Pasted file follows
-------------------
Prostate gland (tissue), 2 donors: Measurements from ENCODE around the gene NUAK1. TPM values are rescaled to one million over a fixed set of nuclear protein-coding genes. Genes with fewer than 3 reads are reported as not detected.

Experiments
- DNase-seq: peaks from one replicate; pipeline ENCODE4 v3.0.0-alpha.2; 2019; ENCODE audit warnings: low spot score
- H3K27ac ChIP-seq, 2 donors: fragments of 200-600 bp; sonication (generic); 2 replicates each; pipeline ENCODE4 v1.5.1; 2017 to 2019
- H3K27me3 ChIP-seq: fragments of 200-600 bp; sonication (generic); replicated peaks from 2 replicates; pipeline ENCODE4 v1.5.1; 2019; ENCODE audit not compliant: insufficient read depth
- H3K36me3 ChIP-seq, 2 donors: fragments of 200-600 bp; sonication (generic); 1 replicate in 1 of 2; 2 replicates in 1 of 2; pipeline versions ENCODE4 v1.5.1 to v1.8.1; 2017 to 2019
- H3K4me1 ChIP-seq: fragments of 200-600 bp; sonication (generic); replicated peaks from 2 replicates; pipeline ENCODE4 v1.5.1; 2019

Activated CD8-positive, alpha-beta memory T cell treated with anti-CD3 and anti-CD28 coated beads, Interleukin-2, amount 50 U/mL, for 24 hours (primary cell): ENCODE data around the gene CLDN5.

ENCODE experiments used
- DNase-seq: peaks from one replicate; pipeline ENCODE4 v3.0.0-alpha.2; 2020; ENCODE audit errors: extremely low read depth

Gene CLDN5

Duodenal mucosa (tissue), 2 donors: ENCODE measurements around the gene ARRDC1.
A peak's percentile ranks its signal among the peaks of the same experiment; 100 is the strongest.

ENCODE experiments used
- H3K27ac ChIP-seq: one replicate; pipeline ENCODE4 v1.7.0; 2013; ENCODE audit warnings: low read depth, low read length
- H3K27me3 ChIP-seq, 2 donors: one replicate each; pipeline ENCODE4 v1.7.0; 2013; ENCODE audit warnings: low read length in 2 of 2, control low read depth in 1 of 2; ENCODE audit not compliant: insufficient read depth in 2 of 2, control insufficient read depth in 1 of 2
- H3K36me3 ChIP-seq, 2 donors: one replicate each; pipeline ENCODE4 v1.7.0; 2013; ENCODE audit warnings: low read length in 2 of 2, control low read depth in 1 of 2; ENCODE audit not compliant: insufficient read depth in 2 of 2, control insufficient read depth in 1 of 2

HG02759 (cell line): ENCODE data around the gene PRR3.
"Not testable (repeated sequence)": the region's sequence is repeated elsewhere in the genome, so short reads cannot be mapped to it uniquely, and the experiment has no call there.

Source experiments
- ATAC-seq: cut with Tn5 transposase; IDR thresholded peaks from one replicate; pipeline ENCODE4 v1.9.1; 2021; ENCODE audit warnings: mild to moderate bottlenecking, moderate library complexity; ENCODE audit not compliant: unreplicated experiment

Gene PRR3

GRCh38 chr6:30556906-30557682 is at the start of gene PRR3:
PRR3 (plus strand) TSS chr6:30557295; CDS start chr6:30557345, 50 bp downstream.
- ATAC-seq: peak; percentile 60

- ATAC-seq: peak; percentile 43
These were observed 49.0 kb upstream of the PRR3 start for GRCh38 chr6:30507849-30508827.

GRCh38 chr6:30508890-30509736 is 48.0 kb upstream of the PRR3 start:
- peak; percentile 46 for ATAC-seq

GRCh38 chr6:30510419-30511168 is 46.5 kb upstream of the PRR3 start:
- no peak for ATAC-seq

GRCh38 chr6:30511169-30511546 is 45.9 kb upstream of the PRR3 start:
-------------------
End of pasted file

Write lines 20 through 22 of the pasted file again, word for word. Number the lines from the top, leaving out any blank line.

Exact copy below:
Source experiments
- ATAC-seq: cut with Tn5 transposase; IDR thresholded peaks from one replicate; pipeline ENCODE4 v1.9.1; 2021; ENCODE audit warnings: mild to moderate bottlenecking, moderate library complexity; ENCODE audit not compliant: unreplicated experiment

Gene PRR3